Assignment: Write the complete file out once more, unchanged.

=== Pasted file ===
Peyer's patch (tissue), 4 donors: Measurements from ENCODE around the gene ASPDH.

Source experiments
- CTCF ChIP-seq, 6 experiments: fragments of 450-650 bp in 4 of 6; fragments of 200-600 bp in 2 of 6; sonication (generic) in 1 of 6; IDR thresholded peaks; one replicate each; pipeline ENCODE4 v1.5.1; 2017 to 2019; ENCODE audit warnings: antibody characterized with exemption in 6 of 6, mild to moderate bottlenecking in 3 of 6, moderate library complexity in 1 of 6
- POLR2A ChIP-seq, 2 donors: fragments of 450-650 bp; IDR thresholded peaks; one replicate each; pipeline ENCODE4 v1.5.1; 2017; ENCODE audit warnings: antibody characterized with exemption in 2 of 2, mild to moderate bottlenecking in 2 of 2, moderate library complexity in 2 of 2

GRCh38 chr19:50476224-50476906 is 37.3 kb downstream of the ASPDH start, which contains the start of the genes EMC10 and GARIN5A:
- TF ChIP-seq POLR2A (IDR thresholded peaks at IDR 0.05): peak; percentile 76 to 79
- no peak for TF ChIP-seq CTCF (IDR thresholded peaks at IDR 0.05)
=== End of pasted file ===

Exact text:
Peyer's patch (tissue), 4 donors: Measurements from ENCODE around the gene ASPDH.

Source experiments
- CTCF ChIP-seq, 6 experiments: fragments of 450-650 bp in 4 of 6; fragments of 200-600 bp in 2 of 6; sonication (generic) in 1 of 6; IDR thresholded peaks; one replicate each; pipeline ENCODE4 v1.5.1; 2017 to 2019; ENCODE audit warnings: antibody characterized with exemption in 6 of 6, mild to moderate bottlenecking in 3 of 6, moderate library complexity in 1 of 6
- POLR2A ChIP-seq, 2 donors: fragments of 450-650 bp; IDR thresholded peaks; one replicate each; pipeline ENCODE4 v1.5.1; 2017; ENCODE audit warnings: antibody characterized with exemption in 2 of 2, mild to moderate bottlenecking in 2 of 2, moderate library complexity in 2 of 2

GRCh38 chr19:50476224-50476906 is 37.3 kb downstream of the ASPDH start, which contains the start of the genes EMC10 and GARIN5A:
- TF ChIP-seq POLR2A (IDR thresholded peaks at IDR 0.05): peak; percentile 76 to 79
- no peak for TF ChIP-seq CTCF (IDR thresholded peaks at IDR 0.05)